‘Defective intellect’ may well have indicated learning difficulties, or, as some teachers claimed, an inability to concentrate because of malnutrition or exhaustion. The teachers themselves went down with wave after wave of the infectious illnesses that swept through the districts (whooping cough, smallpox, scarlet fever, measles, diptheria). In the table above, Mrs Shea is likely to have been hit by the ophthalmia that affected hundreds of London schoolchildren in the 1880s and 1890s.

Below is a group shot of the teachers at the schools, with local celebrity vicar Headlam (a friend and supporter of Oscar Wilde) sitting in the front row, centre, and the local (Liberal-Radical) MP Edward Pickersgill, front row, far right.

The school buildings are the only structures that survive today following the total demolition of the Old Nichol by the London County Council in the early/mid-1890s.

17/4/14 The battle for London government – what a joke

The creation of the London County Council in 1889 decided the ultimate fate of the Old Nichol slum (and what a fate). But the Council was a long time in the making: satirical magazines such as Moonshine (below right) and (more famously) Punch magazine (below left) had lots of fun in the mid- and late-1880s as Sir William Harcourt MP attempted and failed to get legislation passed to reform London’s local government by creating a unitary authority. The capital was run by some 250 separate organisations, while the medieval Corporation of London administered the City of London’s Square Mile.

Harcourt told parliament in 1884 that he knew he was ‘launching the vessel of London municipal reform upon a sea strewn with many wrecks and whose shores are whitened with the bones of many previous adventurers’. (Hence the cartoon on the right.) What he faced was mass indifference, with an average of just 15 MPs turning up for the debates. Eventually, in 1888, the Local Government Act was passed, which created the London County Council a year later.

10/4/14 Gypsies at Hackney and Shoreditch

These drawings were done in the 1880s when some Romany folk came to rest temporarily on Hackney Marshes; the man top left is a knife-grinder, at work at his portable lathe.

In the late 19th century, certain parts of London and its surrounds were known for their gypsy encampments – including Wandsworth, Notting Dale and Epping. In the extract below, from his 1874 book Romano Lavo-Lil: Word-Book of the Romany; or English Gypsy Language, George Henry Borrow claims that many travelling people began to settle down in houses, abandoning life on the road. He identified the eastern part of the Old Nichol as one spot where this forsaking of canvas and caravans for bricks and mortar was taking place.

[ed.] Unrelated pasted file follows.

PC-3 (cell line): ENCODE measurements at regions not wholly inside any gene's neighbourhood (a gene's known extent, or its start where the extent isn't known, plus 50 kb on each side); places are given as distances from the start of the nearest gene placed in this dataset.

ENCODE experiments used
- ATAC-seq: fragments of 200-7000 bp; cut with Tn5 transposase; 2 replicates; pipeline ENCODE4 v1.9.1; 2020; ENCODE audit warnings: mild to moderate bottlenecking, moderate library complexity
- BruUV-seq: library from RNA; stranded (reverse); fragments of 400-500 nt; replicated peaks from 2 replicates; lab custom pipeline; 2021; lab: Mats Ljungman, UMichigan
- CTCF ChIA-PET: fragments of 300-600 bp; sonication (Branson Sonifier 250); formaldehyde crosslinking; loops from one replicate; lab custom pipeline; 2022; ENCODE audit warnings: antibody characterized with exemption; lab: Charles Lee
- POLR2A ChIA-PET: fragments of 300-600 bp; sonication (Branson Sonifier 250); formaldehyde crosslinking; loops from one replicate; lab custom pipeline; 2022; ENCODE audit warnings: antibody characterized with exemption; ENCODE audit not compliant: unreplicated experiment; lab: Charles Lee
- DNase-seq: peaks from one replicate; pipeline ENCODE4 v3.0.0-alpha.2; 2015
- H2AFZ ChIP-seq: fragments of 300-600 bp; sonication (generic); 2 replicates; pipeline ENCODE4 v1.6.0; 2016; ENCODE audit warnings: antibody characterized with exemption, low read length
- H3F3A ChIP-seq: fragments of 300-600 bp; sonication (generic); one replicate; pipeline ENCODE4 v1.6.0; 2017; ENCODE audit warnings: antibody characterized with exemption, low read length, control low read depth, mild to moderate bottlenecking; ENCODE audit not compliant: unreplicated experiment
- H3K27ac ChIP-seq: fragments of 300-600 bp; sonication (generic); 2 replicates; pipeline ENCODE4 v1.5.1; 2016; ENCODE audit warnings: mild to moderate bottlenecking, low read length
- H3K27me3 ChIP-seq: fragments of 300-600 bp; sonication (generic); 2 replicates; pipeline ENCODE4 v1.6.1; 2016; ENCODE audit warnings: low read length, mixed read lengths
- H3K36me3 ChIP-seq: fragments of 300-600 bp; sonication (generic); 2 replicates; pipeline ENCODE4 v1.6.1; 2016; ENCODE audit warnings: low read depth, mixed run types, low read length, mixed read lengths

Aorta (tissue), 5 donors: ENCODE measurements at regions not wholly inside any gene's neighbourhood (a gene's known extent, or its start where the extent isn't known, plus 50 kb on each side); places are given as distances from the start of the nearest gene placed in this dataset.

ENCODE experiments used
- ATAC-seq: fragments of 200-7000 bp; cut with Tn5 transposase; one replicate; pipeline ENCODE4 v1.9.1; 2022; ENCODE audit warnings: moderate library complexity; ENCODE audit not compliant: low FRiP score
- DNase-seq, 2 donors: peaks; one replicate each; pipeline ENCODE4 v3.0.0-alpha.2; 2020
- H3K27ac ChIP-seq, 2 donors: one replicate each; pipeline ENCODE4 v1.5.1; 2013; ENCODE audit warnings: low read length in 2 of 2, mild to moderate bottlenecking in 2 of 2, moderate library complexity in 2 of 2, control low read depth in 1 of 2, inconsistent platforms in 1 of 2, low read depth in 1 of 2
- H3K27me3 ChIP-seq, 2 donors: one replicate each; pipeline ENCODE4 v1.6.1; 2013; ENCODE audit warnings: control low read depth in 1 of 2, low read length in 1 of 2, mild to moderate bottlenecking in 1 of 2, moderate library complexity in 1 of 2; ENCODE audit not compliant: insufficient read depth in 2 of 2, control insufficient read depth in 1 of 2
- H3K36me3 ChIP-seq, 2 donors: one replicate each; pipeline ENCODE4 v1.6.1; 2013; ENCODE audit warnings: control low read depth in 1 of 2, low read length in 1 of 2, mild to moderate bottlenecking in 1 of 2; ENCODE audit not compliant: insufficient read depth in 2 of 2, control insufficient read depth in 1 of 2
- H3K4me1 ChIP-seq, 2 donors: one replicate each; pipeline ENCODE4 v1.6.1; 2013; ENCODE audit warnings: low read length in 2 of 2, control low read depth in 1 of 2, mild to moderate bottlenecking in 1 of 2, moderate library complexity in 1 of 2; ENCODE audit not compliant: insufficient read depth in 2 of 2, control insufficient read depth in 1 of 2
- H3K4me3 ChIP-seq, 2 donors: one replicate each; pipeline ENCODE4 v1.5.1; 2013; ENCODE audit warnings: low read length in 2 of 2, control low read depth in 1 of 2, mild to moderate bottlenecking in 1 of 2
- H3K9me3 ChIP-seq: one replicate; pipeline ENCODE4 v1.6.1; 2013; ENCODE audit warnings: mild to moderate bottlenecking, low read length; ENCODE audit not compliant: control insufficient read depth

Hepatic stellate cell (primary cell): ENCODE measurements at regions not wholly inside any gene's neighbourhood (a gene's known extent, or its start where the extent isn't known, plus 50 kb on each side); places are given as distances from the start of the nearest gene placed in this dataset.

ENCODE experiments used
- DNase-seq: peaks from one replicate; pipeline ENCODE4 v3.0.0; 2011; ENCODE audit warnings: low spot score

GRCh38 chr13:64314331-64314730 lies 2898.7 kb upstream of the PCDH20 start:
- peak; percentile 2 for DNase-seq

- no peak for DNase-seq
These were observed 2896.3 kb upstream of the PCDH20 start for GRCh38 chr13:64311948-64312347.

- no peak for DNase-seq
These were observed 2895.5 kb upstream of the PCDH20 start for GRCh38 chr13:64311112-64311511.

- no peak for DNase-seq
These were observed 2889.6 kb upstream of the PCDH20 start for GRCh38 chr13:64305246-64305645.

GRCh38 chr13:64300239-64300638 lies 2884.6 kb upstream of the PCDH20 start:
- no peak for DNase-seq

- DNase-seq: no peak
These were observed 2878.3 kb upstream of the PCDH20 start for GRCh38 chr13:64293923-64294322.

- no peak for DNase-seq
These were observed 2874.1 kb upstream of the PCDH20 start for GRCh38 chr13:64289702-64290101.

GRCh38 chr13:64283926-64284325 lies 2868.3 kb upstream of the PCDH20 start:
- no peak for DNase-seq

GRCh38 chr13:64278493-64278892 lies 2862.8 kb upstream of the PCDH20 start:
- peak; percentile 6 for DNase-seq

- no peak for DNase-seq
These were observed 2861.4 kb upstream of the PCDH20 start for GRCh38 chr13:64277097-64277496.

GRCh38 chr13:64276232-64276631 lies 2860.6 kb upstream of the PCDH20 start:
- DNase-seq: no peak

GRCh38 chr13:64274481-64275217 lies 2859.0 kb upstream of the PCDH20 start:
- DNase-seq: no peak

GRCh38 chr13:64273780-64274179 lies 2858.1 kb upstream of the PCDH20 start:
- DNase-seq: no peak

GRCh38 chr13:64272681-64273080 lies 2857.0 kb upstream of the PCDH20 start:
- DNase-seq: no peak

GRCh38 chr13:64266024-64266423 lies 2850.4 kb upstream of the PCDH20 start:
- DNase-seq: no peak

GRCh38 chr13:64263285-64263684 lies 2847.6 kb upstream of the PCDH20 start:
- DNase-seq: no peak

Borrow is mistaken, however, in thinking there was ever a friary on the spot (the area had been monastery land once, but ‘Friars Mount’ actually refers to the fact that a farmer called Fryer had tilled the land in the 18th century). And he over-emphasises the criminality of the Nichol residents; and his anti-Catholicism is at full volume here.

‘Not far from Shoreditch Church, and at a short distance from the street called Church Street [now Redchurch Street], on the left hand, is a locality called Friars Mount, but generally for shortness called The Mount. It derives its name from a friary built upon a small hillock in the time of Popery, where a set of fellows lived in laziness and luxury on the offerings of foolish and superstitious people, who resorted thither to kiss and worship an ugly wooden image of the Virgin, said to be a first-rate stick at performing miraculous cures. The neighbourhood, of course, soon became a resort for vagabonds of every description, for wherever friars are found, rogues and thieves are sure to abound; and about Friars Mount, highwaymen, coiners and gypsies dwelt in safety under the protection of the ministers of the miraculous image.